Also, yes, this is the first version of the game I've played, and so the mechanics were largely new to me (technically, I first encountered Defend being used in that manner in Standstill Girl, but that was a while ago.) In a way, I would've liked further explanation more for the sake of consistency: I just assumed that if Guard was explained, then other similarly important elements would be too, which is why I didn't look through everything, when, I might've had done so otherwise.

And as for the opening dialogue, you're right that most of it is very authentic: I was referring explicitly to the moment when Tristian replies to soldiers' insults by saying "While the late King may have made some fateful decisions which led to the last civil war, he clearly tried to make amends!" That line is what rang hollow for me: it's just too muted, too detached, as if they're arguing about events that happened decades ago while sipping tea. Someone who's there in the thick of things would never use that language to justify the actions of her dead sovereign to hostile soldiers, immediately after battling their comrades.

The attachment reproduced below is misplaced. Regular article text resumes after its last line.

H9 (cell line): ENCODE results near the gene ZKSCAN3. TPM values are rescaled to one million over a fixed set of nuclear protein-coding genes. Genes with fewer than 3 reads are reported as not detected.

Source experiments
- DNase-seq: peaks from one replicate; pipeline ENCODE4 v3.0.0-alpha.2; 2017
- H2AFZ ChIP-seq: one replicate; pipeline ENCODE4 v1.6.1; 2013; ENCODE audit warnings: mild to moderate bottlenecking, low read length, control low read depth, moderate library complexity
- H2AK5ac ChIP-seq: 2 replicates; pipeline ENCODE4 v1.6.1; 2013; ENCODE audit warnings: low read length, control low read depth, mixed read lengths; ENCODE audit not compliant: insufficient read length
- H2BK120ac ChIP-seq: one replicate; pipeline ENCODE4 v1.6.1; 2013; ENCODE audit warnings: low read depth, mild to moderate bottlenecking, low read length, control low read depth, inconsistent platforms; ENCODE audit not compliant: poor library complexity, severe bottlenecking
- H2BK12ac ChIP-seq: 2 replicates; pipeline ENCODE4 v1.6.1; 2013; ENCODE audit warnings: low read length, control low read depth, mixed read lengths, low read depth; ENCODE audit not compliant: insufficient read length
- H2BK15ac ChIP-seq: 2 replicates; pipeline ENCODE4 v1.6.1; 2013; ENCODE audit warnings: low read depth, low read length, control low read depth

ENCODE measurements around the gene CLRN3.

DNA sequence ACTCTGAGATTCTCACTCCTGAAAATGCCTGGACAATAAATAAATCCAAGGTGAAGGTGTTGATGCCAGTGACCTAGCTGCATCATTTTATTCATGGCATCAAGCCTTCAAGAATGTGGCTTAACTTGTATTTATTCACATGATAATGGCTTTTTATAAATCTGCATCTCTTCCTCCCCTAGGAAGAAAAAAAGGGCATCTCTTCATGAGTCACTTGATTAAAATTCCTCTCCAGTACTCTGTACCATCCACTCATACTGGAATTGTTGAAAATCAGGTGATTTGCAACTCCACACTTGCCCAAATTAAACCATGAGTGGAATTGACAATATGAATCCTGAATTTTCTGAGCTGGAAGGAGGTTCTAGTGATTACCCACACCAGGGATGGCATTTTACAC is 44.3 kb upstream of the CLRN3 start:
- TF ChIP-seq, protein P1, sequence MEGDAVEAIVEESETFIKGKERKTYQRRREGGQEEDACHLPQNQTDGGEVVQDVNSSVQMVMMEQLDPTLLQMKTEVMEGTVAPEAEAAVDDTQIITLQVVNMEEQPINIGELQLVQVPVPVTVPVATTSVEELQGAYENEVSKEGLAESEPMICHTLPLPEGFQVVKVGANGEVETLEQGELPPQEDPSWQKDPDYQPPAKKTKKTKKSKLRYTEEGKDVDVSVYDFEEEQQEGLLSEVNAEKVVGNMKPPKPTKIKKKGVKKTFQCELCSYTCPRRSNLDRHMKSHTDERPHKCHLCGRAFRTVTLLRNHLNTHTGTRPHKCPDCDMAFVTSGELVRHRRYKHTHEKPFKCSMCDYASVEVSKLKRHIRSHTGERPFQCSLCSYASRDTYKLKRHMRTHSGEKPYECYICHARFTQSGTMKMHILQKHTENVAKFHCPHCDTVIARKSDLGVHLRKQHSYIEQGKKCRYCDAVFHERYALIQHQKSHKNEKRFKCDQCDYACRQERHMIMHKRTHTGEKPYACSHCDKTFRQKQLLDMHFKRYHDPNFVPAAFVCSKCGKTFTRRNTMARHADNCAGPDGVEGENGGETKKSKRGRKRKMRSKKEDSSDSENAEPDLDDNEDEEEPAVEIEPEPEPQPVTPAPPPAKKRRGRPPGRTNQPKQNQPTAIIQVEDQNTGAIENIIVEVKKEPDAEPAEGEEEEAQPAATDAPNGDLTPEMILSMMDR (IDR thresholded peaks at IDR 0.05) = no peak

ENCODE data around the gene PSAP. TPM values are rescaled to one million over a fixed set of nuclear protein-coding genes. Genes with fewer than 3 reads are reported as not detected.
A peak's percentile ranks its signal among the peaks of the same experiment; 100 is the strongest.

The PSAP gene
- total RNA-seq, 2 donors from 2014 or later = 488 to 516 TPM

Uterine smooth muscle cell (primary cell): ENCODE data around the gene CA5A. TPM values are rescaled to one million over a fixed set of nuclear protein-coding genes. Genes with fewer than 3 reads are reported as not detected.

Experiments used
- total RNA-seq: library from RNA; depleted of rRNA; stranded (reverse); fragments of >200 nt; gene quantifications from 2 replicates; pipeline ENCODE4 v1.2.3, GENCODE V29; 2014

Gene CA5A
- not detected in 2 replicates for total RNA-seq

Thank you for taking the time to write this wordy review, NTC3. =)

You really brought to light some of the game's more pressing issues. I do agree with the fact that I tried to do too much within the demo's time-frame to hold the player's interest, so certain events will appear disjointed and/or convoluted.

I'm just wondering if I should take a character-orientated approach rather than a larger over-arching narrative, because my strengths clearly lie in writing actual dialogue ( I had more fun writing Tristian and Ianna than with any other in Enelysion ) and this is my first attempt at trying a politically-geared plot than the usual 'stop the evil man from taking over the world' hash that has been around since 1986.

I was playing/toying with moral ambiguity, but I guess it fell flat here. One sometimes does not know where to cross the line to stop your protagonists and antagonists from looking like complete monsters aka Moral Event Horizon.